German transit's tight integration ensures timely connections in small cities
Taking regional trains from a city of 12,000 to a city of 155,000 is a piece of cake
by Steven Vance
In June my sister and I traveled to Germany. I went to visit a friend I met in Chicago and it was my sister’s first trip in Europe. We stayed with my friend in Ladenburg, a village of about 12,000 people in the state Baden-Württemberg, and equidistant to Mannheim and Heidelberg.
Ladenburg has a train station with three tracks and two platforms. During our stay there the third track was under construction. We visited Heidelberg twice, taking trains from Ladenburg on both days.
We traveled at the same time each day – between 12:00 and 14:00 – so it caught my attention that the second journey into Heidelberg – a city with a large, well-known university – took a different route than the trip the day before.
On the second day the same trip – starting in Ladenburg and arriving in Heidelberg – had us taking a different route by requiring a transfer at the Mannheim-Seckenheim station.
For a city of 12,000, I was impressed that there was regional train service six times per hour between Ladenburg and Heidelberg. Back home, in Chicago, commuter trains come once an hour outside of rush hour periods.
Integrated transit service increases frequencies
The train service and connections were so incredibly well-timed and on-time that we waited less than eight minutes between trains. Overall the two-train journey took about 12 minutes longer than the single-train journey the day before, and, owing to good fare integration, cost the same. Two of the train services each hour are 15 minutes, non-stop. Our service, part of two other services each hour, was 27 minutes, including the eight minutes transfer, and the third service with twice-hourly trips takes 37 minutes because of a longer transfer in a different city.
To further illustrate the level of connectivity on this route, the first train was an inter-regional train of the RegioBahn (RB) class, and the second was an S-bahn class. Different companies operated each.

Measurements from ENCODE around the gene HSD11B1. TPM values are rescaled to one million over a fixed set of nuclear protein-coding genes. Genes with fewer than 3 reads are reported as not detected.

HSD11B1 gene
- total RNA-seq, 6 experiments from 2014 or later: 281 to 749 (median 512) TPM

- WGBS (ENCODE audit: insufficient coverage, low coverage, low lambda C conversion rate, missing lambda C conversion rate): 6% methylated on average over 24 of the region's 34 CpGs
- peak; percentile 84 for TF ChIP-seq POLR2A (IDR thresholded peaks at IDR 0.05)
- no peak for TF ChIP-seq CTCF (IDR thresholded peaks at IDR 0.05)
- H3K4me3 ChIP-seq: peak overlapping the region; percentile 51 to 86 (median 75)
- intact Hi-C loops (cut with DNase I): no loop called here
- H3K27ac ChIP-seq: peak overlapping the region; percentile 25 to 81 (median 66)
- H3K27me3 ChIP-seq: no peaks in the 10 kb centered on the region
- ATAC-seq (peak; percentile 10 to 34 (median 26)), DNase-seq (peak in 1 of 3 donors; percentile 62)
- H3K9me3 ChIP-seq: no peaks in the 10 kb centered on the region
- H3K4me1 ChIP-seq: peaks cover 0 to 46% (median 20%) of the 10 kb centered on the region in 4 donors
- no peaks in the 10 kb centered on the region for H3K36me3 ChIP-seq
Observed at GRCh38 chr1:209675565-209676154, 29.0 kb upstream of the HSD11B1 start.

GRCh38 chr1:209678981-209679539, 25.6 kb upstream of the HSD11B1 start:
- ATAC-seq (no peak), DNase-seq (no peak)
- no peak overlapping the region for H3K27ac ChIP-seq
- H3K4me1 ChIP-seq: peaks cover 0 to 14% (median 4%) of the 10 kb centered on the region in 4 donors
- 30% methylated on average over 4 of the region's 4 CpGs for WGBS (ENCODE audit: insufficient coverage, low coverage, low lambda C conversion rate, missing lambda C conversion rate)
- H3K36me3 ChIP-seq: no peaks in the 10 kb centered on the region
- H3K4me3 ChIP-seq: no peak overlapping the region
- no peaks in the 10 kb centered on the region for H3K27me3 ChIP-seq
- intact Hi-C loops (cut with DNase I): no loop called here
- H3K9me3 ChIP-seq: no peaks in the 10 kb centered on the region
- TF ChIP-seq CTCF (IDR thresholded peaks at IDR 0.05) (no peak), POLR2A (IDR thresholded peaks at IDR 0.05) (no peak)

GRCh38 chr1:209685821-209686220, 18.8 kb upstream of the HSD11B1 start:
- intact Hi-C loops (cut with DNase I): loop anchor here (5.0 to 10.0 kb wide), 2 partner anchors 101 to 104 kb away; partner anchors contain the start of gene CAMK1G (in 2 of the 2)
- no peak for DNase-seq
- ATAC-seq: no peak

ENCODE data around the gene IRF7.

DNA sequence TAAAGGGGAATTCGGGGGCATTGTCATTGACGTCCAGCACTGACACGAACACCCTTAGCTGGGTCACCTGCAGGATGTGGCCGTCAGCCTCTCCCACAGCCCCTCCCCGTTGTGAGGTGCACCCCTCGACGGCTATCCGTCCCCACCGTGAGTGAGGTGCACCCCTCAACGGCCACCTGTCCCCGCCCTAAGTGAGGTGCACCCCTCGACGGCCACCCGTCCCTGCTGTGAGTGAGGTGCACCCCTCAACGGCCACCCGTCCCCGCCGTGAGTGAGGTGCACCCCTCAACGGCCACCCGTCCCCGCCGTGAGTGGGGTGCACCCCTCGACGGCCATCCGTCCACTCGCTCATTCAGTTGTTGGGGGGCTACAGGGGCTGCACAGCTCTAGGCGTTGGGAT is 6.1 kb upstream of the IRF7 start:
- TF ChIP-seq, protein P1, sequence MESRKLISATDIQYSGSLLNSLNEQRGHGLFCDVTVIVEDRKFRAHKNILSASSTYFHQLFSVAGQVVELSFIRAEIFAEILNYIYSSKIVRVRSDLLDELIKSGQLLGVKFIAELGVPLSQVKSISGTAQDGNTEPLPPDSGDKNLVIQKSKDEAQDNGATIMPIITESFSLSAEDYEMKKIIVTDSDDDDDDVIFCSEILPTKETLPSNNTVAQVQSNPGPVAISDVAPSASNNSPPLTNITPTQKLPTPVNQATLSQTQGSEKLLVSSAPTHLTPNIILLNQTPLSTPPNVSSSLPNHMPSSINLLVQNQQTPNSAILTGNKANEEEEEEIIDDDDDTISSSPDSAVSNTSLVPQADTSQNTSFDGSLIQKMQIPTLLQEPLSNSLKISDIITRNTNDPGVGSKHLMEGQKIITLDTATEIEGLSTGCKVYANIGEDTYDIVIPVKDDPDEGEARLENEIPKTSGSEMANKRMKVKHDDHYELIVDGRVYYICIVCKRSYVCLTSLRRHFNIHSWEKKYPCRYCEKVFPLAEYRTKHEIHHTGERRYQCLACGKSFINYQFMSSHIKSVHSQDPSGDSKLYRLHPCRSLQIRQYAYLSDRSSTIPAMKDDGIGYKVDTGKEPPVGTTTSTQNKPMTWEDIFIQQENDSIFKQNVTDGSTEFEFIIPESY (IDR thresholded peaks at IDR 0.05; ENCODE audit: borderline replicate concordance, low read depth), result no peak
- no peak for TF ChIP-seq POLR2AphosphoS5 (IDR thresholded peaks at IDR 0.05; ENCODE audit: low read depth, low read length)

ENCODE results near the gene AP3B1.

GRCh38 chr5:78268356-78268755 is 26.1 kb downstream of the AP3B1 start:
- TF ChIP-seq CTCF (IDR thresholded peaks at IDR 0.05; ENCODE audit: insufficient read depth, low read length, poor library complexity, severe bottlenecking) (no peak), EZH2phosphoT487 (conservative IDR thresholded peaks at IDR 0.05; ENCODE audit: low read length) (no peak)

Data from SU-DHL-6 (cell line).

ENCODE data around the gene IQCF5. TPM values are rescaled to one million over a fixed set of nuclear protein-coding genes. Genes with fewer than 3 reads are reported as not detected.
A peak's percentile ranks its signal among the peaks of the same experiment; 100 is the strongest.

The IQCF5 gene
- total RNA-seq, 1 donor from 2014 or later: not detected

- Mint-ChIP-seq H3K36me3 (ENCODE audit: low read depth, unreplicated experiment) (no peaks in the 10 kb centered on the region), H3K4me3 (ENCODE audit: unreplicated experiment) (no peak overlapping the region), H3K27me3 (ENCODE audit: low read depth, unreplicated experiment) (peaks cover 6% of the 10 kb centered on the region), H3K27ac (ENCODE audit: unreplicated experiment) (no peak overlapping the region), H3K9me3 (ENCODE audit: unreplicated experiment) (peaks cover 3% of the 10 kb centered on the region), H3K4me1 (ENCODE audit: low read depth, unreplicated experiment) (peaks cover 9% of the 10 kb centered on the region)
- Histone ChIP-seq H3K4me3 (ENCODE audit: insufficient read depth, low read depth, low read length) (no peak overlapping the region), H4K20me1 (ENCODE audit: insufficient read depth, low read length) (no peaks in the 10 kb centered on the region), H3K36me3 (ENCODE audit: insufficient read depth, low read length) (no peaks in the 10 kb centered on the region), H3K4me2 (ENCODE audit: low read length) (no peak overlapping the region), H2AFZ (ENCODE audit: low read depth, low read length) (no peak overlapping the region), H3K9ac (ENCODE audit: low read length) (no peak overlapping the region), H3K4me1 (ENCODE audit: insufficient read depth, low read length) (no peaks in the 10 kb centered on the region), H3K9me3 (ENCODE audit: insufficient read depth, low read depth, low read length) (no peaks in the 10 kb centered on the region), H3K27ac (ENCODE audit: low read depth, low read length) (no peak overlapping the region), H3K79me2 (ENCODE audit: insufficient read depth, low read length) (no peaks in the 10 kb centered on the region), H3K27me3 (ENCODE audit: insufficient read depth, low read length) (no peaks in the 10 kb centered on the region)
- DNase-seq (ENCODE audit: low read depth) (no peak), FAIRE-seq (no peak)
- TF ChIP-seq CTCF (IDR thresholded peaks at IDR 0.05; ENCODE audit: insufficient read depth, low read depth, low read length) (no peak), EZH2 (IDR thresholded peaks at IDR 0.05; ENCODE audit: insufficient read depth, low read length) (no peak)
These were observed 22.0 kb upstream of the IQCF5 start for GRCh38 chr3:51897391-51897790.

This kind of rigid, rider-friendly timing on a two-seat ride wasn’t devised by mistake. It’s often prohibitively expensive to run transit routes non-stop between every origin and destination. Airlines don’t do it exclusively, and though the Personal Rapid Transit system in Morgantown does that during off-peak hours, it has five stations and only the smaller, less-used PRT at Heathrow airport has been built since.
Running a transit system where vehicles, operated by one or more companies, as in Germany, “meet” each other is a hallmark of a well-integrated system.
How local & regional transit are organized
When we arrived in Heidelberg we took a tram from the Hauptbahnhof (main station) east to the edge of the historic city center and pedestrian shopping area at Bismarckplatz. Our regional train wasn’t necessarily timed with the tram because as a “rapid transit” service coming every few minutes, the need for a timely transfer isn’t as great.
The current organization of public transport in Germany lends itself to high-quality service characteristics like low headways (the time between vehicles at a particular stop) and high frequency, and short waits for a transfer vehicle. German local and regional transit operations are more complex because of the interconnected relationships among governments on all levels, public and private companies, and companies that are simply in charge of scheduling.